Second, many companies are navigating how best to build a global employer brand that unites multiple labels under one corporate umbrella. “We’ve been thinking about how we can balance local and global perspectives to attract the best talent,” said Katie Pearce, Chief People & Diversity Officer, EMEA & APAC at Molson Coors Beverage Company. “People want a feeling of home in a local business, but they also like the idea of working for an international organisation.” It was interesting to hear from leaders the approaches being taken: some companies are investing heavily in creating one group voice, while others are letting individual brand identities take priority.  

Third, global consumer goods groups are taking a marketing-first approach to employer branding. The furthest-ahead businesses are treating their employer brand like a marketing initiative, measuring the impact of initiatives, and using insights to drive decision-making. “We’re focusing on metrics,” said Eveline Paternotte, Group Chief People Officer at Valeo Foods Group. “What drives hiring success? How can we improve application rates? What are the road-blocks in our hiring process?” 


Across the global consumer goods industry, companies are reimagining the content they share related to recruitment, investing heavily in re-designing company websites, re-vamping social media strategies, and re-thinking how open roles are promoted. “There was a big piece of work on job adverts,” Johanna Dickinson, Group Human Resources Director at Intersnack, told me when we caught up. “In the past, they tended to be transactional – less of a job advertisement and more of a job description. We looked at how we could hook people in, and how we could cater our job adverts to target different applicant groups.”  

“An authentic employer brand can act as a powerful filtering mechanism, attracting candidates who genuinely resonate with the organisation’s ethos and discouraging those who may not be an ideal fit.”

Fourth, a great employer brand is authentic. Of the leaders I spoke with, almost all told me that authenticity was a key priority. An authentic employer brand can act as a powerful filtering mechanism, attracting candidates who genuinely resonate with the organisation’s ethos and discouraging those who may not be an ideal fit. This self-selection process is crucial for ensuring a more targeted and qualified inbound candidate interest, reducing the likelihood of costly mismatches and turnover down the line.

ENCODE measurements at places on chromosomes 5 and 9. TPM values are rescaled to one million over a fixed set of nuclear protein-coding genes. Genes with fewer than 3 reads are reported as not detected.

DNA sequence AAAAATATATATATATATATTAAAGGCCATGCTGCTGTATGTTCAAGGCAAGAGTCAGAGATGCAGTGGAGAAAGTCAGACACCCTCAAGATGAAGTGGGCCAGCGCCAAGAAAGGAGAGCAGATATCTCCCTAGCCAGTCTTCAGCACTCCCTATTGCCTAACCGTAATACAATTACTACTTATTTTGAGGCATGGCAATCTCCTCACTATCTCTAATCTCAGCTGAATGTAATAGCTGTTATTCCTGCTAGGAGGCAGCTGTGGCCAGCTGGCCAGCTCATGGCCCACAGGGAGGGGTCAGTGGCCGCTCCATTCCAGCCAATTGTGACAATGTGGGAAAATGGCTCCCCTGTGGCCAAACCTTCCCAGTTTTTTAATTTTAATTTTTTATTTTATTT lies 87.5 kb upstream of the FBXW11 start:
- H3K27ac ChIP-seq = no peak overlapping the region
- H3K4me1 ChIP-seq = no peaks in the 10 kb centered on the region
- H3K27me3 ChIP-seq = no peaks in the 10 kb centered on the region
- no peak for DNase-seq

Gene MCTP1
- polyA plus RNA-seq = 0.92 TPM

Moreover, one of the most effective ways to attract new talent is through referrals and word of mouth, and an authentic employer brand encourages current team members to be advocates for their organisation. It was interesting to speak with David Wilkinson, Human Resources Director at Premier Foods, about how the business has built an EVP that encourages team-members to be advocates: “If you ask one of our team what it’s like to work at Premier Foods, they talk positively about inclusion and diversity, pay and benefits, training programmes, leadership schemes, culture and trust,” he told me.   

As the talent landscape becomes increasingly challenging, companies are finding a clear correlation between investing in employer brand and attracting the best talent. As Ross Davies, Regional HR Director, UK & Ireland at Reckitt explained: “We have always been an employer of choice within sales and marketing, as a unique school for building entrepreneurial leaders of the future. The big shift I have seen is within some of the global functions like finance, HR, IT and supply. It’s really boosted our ability to hire the best people, as there is a far greater understanding of who we are and the scope of our ambition.”  

Looking ahead, it will be interesting to see how this space evolves further, and how companies can differentiate themselves from their competitors… I’d love to hear from you. Read the full report here

Huw.lewellyn-waters@thembsgroup.co.uk | @TheMBSGroup